Linux Know-How provides a collection of introductory texts on often needed Linux skills.

Harddisk partitioning

Before Linux installation, you might really want to know what a hard drive partition is. The concern is that you may delete your MS Windows partition when you really don't mean to--you want two separate partitions to dual boot. This means: MS Windows is on one partition, Linux is on a separate partition. You do not normally install Linux on free space on your MS Windows-allocated partition(s). It is possible to install Linux on a MS Windows partition, but we do not recommend it. If you delete a partition from hard drive, all the content on that partition is gone.

If you plan a dual boot (Linux and MS Windows on the same computer), first use your DOS/Win utility FDISK to make the MS Windows partition(s). Leave part (half?) of the hard drive(s) unpartitioned for Linux. You will create and format the Linux partitions during your RedHat (or Mandrake or whatever else) installation. Linux will recognize the free (unpartitioned) space on the hard drive and use it to create partition(s) in a non-Microsoft format.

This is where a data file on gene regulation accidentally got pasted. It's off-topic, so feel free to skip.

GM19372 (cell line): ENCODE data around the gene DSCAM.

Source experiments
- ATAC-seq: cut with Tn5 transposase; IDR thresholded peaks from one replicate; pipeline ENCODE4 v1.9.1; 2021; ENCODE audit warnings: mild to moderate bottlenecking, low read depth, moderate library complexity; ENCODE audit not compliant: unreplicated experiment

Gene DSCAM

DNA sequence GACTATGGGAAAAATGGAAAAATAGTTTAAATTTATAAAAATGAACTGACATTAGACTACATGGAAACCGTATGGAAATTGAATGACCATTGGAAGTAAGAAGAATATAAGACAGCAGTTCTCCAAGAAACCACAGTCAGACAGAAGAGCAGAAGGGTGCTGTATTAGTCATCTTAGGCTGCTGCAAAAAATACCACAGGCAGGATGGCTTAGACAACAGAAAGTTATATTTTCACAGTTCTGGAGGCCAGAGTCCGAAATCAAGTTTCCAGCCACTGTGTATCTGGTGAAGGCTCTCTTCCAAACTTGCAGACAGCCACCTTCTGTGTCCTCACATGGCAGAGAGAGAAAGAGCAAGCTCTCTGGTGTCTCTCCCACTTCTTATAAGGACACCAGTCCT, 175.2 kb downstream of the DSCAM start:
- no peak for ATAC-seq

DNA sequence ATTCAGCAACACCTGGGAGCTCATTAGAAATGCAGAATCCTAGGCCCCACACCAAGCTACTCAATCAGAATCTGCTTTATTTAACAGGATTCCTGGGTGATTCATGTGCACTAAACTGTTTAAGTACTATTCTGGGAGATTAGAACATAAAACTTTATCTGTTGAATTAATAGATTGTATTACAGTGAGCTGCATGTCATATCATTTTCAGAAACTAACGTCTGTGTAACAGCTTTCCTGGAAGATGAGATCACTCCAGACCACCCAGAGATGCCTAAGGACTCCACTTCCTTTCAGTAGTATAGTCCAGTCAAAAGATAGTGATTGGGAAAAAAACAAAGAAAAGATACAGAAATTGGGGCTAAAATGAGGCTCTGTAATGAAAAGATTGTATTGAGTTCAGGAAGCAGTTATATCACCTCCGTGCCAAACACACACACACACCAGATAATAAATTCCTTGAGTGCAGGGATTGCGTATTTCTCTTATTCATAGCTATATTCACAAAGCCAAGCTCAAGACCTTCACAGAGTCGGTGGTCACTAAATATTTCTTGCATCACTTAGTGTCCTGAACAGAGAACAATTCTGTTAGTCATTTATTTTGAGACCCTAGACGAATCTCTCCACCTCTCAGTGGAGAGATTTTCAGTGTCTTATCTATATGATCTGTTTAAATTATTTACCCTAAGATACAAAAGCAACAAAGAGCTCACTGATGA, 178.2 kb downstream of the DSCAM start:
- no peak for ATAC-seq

Make the MS Windows partition "primary" and "bootable". Install, configure, and test your MS Windows before Linux installation. If you plan to run Linux only (no dual boot), you need just a clean hard drive (no partitions) to start with.

It is possible to have only one Linux partition (plus one for MS Windows if you dual-boot). But it is better to have more partitions so that you can keep users' data separate from the rest of the operating system. This way, if something ever goes wrong, or if you have to reformat or re-install the operating system, you don't lose the users' data. (You can perform a complete Linux re-install without losing the contents of the /home directory that contains all user data if you skip the "re-format" option given to you during installation. But for that, the /home directory must be on its own partition.)